We dined at the Lewis's. There were 150 at dinner and as we live in Chelsea now--one might as well be in Brooklyn--we were a half hour late. Fancy feeling you were keeping 150 people hungry. I sat at Lady Lewis's table with some interesting men and one beautiful woman all dressed in glass over pink silk, and pearls, and pearls and then, pearls. She said "Who am I" and I said "You look like a girl in America, who used to stand under a green paper lamp shade up in a farm house in New Hampshire and play a violin." Whereat there was much applause, because it seemed she was that girl, the daughter of a Mrs. Van S----, who wrote short stories. Her daughter was L---- Van S---- now the wife of a baronet and worth five million dollars. The board we paid then was eight dollars a week. Now, we are dining with her next Monday and as I insisted on gold plate she said "Very well, I'll get out the gold plate." But wasn't it dramatic of me to remember her after twenty two years?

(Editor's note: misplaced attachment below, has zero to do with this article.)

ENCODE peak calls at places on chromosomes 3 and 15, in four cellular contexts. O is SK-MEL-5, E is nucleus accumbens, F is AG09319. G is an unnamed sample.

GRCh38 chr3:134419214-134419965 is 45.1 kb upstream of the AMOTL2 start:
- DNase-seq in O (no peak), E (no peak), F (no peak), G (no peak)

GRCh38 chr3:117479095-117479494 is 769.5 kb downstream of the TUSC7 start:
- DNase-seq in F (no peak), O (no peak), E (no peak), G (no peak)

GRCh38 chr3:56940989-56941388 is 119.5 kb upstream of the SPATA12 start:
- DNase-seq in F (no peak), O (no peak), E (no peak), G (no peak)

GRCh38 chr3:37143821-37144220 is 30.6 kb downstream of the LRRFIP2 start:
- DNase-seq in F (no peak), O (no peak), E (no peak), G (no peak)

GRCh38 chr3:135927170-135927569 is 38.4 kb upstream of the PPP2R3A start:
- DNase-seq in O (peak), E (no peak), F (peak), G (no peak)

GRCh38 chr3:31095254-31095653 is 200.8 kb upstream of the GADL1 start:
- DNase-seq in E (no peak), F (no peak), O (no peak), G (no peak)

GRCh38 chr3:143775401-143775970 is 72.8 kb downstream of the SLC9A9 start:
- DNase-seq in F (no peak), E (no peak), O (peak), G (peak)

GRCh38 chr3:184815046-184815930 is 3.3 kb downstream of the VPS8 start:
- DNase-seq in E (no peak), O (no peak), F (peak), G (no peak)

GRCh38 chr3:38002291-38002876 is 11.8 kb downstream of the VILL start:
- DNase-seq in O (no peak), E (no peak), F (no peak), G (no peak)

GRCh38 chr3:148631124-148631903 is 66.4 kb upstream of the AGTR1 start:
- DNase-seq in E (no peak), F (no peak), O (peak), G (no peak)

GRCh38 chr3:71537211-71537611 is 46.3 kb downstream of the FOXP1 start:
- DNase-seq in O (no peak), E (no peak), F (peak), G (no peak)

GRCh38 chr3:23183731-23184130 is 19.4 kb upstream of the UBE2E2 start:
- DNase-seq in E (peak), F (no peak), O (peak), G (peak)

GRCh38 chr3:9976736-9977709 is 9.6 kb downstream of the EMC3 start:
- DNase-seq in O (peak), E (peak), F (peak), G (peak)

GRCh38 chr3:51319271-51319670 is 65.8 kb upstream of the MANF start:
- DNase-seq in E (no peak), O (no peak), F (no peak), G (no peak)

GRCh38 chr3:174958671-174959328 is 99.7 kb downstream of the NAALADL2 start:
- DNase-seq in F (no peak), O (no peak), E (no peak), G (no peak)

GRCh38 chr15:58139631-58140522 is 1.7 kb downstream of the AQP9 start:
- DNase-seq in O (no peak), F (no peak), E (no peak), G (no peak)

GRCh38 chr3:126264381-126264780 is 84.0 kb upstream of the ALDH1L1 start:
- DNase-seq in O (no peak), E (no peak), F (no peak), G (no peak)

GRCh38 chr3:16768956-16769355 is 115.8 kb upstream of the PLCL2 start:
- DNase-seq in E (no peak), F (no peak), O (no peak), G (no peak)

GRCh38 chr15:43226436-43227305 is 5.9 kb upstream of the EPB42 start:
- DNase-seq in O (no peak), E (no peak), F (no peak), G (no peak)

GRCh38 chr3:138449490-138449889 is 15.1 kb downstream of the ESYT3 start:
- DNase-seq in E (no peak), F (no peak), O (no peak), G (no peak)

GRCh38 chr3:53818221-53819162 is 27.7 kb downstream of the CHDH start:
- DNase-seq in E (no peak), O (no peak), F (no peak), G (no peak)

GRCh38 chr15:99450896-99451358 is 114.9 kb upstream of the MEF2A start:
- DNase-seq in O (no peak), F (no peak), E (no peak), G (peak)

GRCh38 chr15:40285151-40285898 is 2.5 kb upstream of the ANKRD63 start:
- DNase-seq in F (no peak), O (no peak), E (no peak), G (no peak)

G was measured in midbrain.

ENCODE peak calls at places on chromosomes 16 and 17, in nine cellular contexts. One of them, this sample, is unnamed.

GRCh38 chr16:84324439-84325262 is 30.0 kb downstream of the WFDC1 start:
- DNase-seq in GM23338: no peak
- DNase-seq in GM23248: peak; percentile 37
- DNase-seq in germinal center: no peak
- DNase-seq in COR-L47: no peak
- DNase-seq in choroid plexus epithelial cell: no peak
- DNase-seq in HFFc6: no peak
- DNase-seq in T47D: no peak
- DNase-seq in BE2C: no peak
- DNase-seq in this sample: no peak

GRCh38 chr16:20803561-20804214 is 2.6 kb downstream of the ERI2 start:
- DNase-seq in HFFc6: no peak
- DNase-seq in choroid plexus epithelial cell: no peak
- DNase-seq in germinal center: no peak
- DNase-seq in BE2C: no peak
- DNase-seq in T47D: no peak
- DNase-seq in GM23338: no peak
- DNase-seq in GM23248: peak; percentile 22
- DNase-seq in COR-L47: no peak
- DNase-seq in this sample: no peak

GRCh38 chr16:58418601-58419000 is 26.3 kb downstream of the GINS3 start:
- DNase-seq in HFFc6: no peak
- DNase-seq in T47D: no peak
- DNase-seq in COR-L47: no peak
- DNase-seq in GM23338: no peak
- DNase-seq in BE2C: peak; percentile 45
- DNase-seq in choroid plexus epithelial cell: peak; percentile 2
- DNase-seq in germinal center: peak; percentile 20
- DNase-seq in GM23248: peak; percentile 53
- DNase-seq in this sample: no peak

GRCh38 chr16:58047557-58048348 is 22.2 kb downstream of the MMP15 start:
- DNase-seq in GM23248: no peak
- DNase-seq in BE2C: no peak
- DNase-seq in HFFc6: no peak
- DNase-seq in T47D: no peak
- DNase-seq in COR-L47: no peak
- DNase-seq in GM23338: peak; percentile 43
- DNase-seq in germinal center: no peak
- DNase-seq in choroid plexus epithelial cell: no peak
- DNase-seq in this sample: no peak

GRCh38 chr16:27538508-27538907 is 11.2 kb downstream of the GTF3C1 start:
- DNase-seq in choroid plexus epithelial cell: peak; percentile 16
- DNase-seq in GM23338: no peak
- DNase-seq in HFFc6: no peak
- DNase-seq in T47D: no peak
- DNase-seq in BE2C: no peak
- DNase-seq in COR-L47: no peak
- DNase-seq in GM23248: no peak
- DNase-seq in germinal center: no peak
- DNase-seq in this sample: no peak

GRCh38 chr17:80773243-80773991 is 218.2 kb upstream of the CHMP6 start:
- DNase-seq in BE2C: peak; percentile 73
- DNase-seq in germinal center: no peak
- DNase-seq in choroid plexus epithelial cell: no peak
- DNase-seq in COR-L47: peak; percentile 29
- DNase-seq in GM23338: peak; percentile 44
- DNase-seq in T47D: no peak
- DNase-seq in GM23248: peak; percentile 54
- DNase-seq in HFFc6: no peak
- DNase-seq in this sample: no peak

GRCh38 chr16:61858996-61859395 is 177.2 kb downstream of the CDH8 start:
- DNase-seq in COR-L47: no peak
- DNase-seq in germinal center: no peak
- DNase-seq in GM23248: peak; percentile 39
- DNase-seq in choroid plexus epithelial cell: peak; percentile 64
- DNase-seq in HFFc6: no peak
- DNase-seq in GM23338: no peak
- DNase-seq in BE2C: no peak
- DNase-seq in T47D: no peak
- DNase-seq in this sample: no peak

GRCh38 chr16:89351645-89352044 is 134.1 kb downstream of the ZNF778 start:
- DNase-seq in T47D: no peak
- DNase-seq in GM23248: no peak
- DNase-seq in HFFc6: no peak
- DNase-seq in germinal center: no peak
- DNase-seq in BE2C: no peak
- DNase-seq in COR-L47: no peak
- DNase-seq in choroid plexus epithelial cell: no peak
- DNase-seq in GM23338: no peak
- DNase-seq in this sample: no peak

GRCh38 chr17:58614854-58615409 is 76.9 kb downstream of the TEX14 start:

DICK.


LONDON-February 23, 1909.

DEAR MOTHER: